Chicken Sausage

The sausage maker strikes again.  This time with a smaller load of chicken thighs.

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I started with only 5 pounds of chicken thighs instead of 10+ pounds of meat like last time.  The pieces were chopped up smaller this time, and I didn’t add any pork fat.  This was just simple chicken, salt, pepper, and a little fresh rosemary from the garden.

Last time I was doing a lot of meat shoveling and stuffing, and ended up having to employ my lovely wife to help.  I didn’t get many pictures as a result.  This time my maker mom was in town.  I figured out how to guide with one hand while I pressed with the other.  Mom filled the hopper and took pictures.  

I don’t know if it was the consistency difference, the smaller hunk size or what, but this batch went really smoothly.  My diameter consistency needs help still, but I am improving.  When all was said and done, we had two piles of lumpy but delicious looking sausage.

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The batch with rosemary got grilled for dinner the same night as it was made.  I don’t know if it should sit in the fridge a few nights for the flavors to meld or not, but this worked well.  It was pretty tender and moist enough.  Not as much as the brats were, but the fat content of this was a lot lower.  A very delicious and cheap chicken sausage for the grill.

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The second batch got smoked a few days later.  It was also quite delicious.  I am glad I didn’t use any white meat, the sausage was good, but could probably easily be dry if it were any leaner.

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Easter Brisket

Since my smoker renovation back in January I have been working to re-learn the process.  The new controller holds everything at different temperatures than I am used to.  Time to experiment!  I had a lot of family over on Easter, and decided to skip the ham and go for an Easter brisket!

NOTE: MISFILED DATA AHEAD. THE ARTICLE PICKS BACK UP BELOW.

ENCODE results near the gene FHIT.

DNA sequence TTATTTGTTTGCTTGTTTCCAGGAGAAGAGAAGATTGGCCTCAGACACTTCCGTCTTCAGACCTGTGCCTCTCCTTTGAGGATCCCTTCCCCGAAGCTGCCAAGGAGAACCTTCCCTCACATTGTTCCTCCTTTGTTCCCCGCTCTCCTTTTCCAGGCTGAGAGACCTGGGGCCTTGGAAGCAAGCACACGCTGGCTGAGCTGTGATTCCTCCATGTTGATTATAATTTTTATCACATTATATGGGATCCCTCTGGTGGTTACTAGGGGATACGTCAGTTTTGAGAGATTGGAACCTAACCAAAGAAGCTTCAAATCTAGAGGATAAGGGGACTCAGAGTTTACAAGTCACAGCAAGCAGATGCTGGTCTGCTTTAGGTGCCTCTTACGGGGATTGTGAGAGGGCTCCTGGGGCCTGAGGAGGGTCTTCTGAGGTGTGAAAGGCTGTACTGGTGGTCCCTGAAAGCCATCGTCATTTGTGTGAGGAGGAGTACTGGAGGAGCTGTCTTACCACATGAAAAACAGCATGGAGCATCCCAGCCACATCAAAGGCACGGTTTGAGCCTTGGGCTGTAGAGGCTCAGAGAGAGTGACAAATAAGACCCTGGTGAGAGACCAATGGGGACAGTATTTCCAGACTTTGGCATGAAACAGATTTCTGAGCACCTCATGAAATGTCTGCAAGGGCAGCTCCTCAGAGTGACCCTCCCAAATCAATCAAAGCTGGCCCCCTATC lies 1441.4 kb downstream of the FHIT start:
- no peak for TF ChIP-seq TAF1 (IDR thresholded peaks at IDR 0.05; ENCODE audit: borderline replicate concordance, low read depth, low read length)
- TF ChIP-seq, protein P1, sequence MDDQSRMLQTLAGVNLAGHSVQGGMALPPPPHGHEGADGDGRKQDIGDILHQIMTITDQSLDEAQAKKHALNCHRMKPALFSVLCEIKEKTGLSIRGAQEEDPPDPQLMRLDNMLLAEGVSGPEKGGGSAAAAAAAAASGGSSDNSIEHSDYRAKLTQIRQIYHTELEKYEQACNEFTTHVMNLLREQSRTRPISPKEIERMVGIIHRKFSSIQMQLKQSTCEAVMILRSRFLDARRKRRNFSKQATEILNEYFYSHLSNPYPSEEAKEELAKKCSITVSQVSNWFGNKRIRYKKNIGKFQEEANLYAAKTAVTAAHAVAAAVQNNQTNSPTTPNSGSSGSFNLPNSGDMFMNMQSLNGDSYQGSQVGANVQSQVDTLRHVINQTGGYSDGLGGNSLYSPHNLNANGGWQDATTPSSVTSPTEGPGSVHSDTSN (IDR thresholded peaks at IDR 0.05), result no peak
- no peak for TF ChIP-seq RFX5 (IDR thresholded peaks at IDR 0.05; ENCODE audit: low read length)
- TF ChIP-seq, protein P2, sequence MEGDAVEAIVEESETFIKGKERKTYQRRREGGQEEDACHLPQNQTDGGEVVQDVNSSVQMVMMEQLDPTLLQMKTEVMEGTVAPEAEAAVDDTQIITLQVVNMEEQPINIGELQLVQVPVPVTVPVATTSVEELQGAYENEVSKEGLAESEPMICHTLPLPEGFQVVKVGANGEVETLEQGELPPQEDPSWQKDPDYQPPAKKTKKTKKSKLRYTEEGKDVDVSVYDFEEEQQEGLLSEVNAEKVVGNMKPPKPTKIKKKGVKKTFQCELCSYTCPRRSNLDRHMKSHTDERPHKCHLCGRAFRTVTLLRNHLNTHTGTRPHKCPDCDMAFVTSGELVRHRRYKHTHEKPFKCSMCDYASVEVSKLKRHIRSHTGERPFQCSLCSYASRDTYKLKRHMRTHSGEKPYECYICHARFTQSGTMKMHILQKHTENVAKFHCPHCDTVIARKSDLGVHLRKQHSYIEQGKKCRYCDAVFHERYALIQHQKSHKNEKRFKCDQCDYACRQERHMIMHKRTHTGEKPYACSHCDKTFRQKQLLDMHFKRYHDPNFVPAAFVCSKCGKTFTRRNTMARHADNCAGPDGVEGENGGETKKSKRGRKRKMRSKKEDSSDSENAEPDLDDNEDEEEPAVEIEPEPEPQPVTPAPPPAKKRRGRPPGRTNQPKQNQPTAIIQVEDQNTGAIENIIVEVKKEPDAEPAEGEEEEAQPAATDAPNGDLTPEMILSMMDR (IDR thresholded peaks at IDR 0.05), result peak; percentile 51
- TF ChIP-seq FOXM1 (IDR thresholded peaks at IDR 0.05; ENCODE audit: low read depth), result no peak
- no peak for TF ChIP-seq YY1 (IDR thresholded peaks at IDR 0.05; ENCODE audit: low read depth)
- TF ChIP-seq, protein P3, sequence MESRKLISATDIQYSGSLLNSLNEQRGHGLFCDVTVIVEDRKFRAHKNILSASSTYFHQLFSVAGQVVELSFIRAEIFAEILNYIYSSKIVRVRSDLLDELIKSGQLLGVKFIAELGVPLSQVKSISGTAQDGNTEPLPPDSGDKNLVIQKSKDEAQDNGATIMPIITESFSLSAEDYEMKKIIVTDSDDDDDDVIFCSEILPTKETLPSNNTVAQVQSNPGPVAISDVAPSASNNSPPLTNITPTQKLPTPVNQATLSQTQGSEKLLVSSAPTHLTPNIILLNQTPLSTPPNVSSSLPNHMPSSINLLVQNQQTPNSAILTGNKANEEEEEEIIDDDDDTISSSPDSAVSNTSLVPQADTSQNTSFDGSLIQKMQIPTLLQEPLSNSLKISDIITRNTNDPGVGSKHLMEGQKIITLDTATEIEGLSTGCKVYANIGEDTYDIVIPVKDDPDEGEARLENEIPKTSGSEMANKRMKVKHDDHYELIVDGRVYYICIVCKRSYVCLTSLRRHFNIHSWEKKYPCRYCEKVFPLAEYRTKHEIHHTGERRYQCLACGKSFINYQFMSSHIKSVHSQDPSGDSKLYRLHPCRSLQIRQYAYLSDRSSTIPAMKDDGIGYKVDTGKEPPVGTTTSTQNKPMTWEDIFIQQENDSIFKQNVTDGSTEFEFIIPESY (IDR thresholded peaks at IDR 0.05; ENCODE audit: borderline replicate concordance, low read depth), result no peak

This badboy started off at 2am weighing in at over 13 pounds!

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A lot of trimming later he was ready for some coarse salt and pepper rub down.

Off the little brisket goes to smoker school to learn to be tender and dark and delicious.

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5 hours later I woke up and did a check.  It was really far along.  I started off with the setting of 275, but I know that the smoker runs a little colder in the center than the built in probe reads.  Maybe using oak changed the setting.  I lowered the temp to 225 and let it go for another 4 hours.

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Our little brisket has graduated with a bachelors degree in deliciousness.  Some post graduate school would do it well.  All wrapped up in butcher paper it continued its studies in a cooler.  Resting in a cooler is great, all the insulation keeps it hot for hours.  We ate nearly 3 hours later, and it was still piping hot.

The bottom 1/8 to 1/4″ of the brisket was a little dry and hard, but the rest was pretty good.  I am guessing this was due to the heat being too high at the outset.  The fat was well rendered and melted in your mouth.

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Over all it is a really tasty brisket, but there is always room for improvement.  Next time, I will start at 250 and see how things run.